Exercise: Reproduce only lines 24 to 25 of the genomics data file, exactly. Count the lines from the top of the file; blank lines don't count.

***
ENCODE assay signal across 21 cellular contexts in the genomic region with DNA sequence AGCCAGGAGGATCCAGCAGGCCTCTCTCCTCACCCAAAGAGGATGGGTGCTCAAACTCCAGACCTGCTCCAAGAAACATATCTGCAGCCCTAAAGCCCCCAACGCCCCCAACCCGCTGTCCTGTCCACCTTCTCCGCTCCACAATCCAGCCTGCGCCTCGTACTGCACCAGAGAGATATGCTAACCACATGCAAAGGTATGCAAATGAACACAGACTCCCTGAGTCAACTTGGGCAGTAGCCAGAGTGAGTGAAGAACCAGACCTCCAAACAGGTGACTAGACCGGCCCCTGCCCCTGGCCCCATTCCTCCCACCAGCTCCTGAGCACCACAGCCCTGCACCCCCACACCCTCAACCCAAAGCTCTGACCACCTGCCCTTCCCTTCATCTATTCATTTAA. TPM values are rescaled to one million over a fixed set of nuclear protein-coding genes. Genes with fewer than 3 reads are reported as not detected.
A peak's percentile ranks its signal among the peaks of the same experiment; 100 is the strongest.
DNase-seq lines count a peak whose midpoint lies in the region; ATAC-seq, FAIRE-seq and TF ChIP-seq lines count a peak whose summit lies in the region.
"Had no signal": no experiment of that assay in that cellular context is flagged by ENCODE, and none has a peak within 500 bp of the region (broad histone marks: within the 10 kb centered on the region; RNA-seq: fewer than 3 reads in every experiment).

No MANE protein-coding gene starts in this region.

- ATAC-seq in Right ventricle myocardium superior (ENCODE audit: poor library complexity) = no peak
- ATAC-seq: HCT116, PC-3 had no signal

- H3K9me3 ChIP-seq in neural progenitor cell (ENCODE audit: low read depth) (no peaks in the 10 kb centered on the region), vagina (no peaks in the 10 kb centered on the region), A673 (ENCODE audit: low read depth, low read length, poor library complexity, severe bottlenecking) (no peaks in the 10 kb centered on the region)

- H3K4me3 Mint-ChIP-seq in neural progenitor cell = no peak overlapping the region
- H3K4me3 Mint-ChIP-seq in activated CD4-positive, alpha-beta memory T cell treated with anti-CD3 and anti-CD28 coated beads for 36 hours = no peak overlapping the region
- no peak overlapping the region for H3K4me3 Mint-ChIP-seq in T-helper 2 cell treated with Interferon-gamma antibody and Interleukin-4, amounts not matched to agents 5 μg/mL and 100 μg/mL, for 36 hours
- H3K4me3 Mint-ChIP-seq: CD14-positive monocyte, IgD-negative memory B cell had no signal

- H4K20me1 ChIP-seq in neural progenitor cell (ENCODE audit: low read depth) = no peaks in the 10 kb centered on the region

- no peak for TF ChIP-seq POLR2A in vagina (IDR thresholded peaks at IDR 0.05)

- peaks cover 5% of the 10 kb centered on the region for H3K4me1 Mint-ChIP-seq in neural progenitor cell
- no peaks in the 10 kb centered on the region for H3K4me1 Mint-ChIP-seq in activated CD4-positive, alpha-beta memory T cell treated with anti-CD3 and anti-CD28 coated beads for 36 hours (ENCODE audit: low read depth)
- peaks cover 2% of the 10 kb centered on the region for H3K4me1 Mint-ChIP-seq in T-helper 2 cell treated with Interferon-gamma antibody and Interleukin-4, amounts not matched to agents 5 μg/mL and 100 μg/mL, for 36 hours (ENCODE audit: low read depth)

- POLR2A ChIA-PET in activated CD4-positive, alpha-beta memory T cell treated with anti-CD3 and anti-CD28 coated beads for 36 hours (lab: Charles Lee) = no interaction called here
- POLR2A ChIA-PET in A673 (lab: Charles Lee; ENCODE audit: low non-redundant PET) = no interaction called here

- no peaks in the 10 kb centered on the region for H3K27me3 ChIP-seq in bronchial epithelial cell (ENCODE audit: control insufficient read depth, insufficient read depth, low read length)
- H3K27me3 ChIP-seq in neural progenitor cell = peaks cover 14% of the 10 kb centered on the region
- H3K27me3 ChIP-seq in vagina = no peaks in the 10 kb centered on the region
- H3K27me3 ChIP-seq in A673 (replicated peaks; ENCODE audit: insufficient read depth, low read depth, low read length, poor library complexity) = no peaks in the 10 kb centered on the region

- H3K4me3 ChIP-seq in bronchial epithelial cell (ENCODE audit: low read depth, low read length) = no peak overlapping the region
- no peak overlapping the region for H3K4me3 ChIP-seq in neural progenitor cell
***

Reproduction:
- H3K4me3 ChIP-seq in bronchial epithelial cell (ENCODE audit: low read depth, low read length) = no peak overlapping the region
- no peak overlapping the region for H3K4me3 ChIP-seq in neural progenitor cell